The book's opening section concludes in August, with the Rev. Lawson calling on Paul Morris; it then picks up again with Morse, the following April. In between times there have been two deaths at the church : Harry is dead, stabbed in the vestry and the Vicar subsequently threw himself to his death from the church's tower. Paul and Peter Morris have both left Oxford - very abruptly - and, oddly enough, so has Brenda Josephs. Despite being officially on holiday - never mind the fact that it was never his case to begin with - Morse starts poking about...

For me, this instalment is definitely better than the three previous books in the series : it has an interesting storylone and Dexter's writing has improved dramatically from "Last Bus to Woodstock". Morse's main hobbies remain drinking beer, listening to classical music and leering over the ladies - however, despite his occasional grumpiness, there's still something quite likeable about him. A quick and easy read overall.
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3.0 out of 5 stars Why such a complex plot!, 3 Mar 2014
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The main characters are the church, Morse and Lewis. All others described perform out of character behaviours, do not stand out from the page as memorable or believable and leave the reader not caring if they are murdered or the murderer. Also homophobic in parts.
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4.0 out of 5 stars Excellent tale!, 2 Feb 2014
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Love Inspector Morse books - Mr Dexter pens an excellent read! Thank you Mr Dexter for taking the time to produce such an excellent novel!
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3.0 out of 5 stars A bit of a disappointment, 22 Jan 2014
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I've been reading Morse post Christmas and have enjoyed the previous books. This one is less interesting with long and quite boring passages that almost convinced me to give up. The crimes were confusing and the explanation for them, given in long testimonies was tedious . There was less of Oxford and more of the church than I care for. The only good point really is the fact that Morse seemed willing to lie on oath which gives an interesting insight into his character.
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5.0 out of 5 stars Morse develops, 18 Dec 2013
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As a fan of Lewis predominantly I've often considered picking up the original Morse books to see how they fare to the more modern tv series.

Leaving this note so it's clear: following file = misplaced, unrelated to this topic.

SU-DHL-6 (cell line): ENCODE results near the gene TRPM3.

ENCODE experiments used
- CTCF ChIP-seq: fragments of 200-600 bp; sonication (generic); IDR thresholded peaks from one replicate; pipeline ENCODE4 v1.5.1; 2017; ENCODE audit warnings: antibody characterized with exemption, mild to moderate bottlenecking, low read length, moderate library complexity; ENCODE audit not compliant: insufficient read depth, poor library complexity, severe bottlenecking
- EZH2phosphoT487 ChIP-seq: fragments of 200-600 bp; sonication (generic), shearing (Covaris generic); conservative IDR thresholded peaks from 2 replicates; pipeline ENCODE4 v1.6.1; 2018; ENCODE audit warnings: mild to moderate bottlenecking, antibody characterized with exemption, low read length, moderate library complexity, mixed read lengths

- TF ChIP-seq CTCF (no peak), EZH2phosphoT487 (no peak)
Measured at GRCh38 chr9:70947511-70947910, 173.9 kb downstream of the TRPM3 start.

The first few novels were very good and it was romantic and nostalgic to be drawn back into the late 70's. As this book moves into the 80's Morse's character seems to have been fully developed by Dexter and, although its hard to separate the literary Morse from the obvious mental relationship with the imagery of Thaw's fine performances (he played him even better with the benefit of hindsight and a few Morse books under my bely as it was), Dexter's character is rather likeable and interesting.
The plot line is an interesting commentary on morality and human foibles, Morse often displays a charming ambiguity to the former and suffers plenty of the later so in all it's a lovely and engaging read.
I'll work my way through the back catalogue with relish.
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5.0 out of 5 stars Morse, 14 Nov 2013
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I really enjoyed the book after watching all the episodes I did not expect to. I have now read 4 Morse books and am looking forward to the next one.
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3.0 out of 5 stars slightly sad, 17 May 2013
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Ter (Aberdeen) - See all my reviews
Slightly sad, like many of the Morse series of books. A main character who only truly lives for his work, who struggles with relationships with women - who all seem drawn to him, but unable, usually, to bridge the gap. Story relies on confusion between individuals, and the desire to keep secrets for whatever reasons. Easy to read.
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5.0 out of 5 stars Great., 9 Mar 2013
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Can't go wrong with Colin Dexter/Morse.Unputdownable!If there is such a word.I read it years ago but could'nt remember the story.
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Service of all the Dead (Inspector Morse)
Service of all the Dead (Inspector Morse) by Colin Dexter (Paperback - 16 Mar 2007)